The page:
Traders will also look to the EIA for oil production numbers that have been coming under great scrutiny by some market players. The EIA reports U.S. production at 9.55 million barrels a day, that was less than they previously forecasted and still too high according to some shale producers. As reported previously, by Bloomberg and Fox Business Network, Harold Hamm the chairman of Continental Resources Inc, says that the EIA forecasts on oil production are wrong and adversely impacting the price of oil. Hamm says the EIA prediction of more than 1 million new barrels a day in U.S. production, is wrong and is distorting global oil prices. He says that U.S. production will only rise half of what they have been projecting. Hamm says that “When we’re lagging the Brent world price by $6 a barrel, that’s not putting America first, that’s putting America last.

We are steadfast in our prediction that the global oil market is rebalancing. Reports of tightening global oil and product inventory should allow this market to stand tall to normal seasonal weakness. Still we may have to use some defensive strategies in the short term to overcome some short term negative bias. Despite reports of rising OPEC put non-Opec compliance to cuts is the highest it’s ever been. OPEC compliance over the length of the agreement is also the best it’s ever been.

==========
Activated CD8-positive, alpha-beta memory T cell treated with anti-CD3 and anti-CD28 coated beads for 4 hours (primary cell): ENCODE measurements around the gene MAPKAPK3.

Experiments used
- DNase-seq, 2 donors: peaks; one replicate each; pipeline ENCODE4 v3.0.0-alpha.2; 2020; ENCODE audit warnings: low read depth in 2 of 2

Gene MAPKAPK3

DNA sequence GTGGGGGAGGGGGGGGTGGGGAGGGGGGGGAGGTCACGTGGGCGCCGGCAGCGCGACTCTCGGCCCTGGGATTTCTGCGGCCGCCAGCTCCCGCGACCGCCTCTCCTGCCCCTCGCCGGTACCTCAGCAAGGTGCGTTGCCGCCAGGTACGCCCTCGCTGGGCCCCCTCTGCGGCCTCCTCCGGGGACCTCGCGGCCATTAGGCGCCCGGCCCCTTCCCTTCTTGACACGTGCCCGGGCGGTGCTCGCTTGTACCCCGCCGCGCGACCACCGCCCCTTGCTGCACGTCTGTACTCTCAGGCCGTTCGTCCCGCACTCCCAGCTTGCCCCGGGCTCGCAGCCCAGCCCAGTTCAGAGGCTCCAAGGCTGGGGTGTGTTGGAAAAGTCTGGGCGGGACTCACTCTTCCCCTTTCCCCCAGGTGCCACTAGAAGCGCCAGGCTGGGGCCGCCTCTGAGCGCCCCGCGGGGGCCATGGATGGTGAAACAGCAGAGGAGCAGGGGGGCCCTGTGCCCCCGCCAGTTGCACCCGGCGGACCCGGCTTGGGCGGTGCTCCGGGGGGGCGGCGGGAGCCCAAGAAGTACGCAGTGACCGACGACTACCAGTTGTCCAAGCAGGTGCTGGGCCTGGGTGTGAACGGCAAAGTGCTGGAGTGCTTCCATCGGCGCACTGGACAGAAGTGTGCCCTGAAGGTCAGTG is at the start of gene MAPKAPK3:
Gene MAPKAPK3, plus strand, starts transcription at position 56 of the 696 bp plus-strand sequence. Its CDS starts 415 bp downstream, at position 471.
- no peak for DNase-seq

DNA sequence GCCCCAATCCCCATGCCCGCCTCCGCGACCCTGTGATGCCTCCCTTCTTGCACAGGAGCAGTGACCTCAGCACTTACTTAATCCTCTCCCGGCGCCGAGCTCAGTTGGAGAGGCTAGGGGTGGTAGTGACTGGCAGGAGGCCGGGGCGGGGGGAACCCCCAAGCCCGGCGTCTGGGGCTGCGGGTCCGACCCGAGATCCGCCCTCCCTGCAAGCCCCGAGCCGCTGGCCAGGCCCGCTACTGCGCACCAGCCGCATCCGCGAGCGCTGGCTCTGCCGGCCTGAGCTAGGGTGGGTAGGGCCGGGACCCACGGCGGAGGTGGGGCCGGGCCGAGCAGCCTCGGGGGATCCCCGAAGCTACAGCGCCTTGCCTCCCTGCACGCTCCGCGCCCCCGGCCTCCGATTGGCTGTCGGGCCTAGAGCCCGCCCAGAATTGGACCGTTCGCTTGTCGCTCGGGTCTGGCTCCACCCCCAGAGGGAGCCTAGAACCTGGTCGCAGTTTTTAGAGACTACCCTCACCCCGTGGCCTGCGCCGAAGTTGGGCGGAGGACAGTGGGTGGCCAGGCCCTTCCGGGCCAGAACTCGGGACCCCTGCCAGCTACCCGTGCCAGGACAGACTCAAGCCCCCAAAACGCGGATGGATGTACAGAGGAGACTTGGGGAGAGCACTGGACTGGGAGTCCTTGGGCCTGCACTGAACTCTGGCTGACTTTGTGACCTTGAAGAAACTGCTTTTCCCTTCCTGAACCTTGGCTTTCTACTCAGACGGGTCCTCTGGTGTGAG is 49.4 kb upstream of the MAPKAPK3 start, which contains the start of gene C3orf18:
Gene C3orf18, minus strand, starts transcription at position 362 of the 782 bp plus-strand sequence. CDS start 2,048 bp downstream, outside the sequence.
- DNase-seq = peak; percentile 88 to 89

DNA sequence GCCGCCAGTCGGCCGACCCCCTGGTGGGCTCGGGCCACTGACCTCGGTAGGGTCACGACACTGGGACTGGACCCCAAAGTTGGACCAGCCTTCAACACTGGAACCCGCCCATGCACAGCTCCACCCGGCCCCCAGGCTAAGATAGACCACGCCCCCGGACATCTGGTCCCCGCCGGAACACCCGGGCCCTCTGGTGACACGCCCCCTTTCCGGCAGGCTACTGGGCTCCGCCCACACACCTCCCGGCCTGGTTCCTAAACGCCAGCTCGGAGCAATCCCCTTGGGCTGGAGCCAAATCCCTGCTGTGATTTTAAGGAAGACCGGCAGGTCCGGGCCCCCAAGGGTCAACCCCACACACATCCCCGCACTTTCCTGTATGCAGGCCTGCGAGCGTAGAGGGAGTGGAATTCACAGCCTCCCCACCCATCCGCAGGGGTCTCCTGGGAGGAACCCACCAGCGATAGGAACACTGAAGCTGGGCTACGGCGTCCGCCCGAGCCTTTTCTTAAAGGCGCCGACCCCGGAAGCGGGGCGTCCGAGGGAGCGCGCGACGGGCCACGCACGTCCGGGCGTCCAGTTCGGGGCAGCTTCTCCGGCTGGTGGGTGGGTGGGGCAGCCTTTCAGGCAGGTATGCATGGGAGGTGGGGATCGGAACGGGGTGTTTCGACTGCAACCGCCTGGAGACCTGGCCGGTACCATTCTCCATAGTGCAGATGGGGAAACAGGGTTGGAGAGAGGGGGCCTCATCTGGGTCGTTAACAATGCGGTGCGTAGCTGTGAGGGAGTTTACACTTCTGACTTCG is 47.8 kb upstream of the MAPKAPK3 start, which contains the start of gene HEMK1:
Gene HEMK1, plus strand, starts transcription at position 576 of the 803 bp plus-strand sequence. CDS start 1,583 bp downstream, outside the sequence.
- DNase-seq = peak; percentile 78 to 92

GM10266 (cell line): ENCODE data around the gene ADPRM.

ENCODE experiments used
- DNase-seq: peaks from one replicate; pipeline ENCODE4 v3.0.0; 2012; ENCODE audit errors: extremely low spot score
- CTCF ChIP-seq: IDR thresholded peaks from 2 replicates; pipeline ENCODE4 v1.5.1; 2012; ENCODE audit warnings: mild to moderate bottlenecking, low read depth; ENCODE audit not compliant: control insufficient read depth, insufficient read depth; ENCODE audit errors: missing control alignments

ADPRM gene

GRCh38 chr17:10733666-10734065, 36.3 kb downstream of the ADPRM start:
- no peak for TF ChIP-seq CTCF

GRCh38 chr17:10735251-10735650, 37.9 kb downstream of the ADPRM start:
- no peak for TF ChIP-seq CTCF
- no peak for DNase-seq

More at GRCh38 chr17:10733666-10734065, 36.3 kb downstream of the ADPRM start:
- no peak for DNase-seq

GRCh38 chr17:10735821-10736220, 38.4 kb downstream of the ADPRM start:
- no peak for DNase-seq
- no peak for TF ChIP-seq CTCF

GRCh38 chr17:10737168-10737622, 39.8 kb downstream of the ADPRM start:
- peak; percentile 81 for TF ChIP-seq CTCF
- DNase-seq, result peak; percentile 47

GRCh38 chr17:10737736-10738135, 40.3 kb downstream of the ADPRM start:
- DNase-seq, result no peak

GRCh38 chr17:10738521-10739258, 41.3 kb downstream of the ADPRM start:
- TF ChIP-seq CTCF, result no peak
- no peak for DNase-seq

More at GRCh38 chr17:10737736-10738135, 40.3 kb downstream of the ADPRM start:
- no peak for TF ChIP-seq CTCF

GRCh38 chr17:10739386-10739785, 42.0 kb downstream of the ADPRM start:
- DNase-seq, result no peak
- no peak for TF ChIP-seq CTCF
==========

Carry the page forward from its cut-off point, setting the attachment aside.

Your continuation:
Reuters reports that “The leaders of Saudi Arabia and Russia, the world’s biggest oil exporters, are expected to discuss cooperation on oil production and differences over Syria and Iran on Thursday during the first visit to Moscow by a reigning Saudi Monarch. A slew of investment deals, including on a liquefied natural gas project and petrochemical plants, could also be signed during King Salman’s trip and plans for a $1-billion fund to invest in energy projects are likely to be finalized. The visit, including talks in the Kremlin with President Vladimir Putin, reflects a rapid deepening of ties between Russia and Saudi Arabia, driven by a mutual need to stem a drop in global oil prices.”

Andrew Weissman, of EBW AnalyticsGroup, reports that the November 2017 natural gas contract reached a 16-month low as spot market demand plunged 5.3 Bcf/d week-over-week—pulling cash market prices to as low as $2.72/MMBtu on Tuesday. It remains uncertain when sufficient support will materialize to prevent additional declines, but a further slide cannot be ruled out. The next two EIA Weekly Storage Reports, however, are projected to wipe out the existing storage surplus vs. the five-year average, providing support for NYMEX natural gas futures. At Tuesday’s gas closing prices, the storage deficit vs. the five-year average may approach 200 Bcf by the end of the year in WDT’s most-likely weather scenario—despite rampant Lower 48 production growth.

— Phil Flynn

 

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Tags: agriculture news, ag news, commodity markets, commodities, crop markets, corn, oil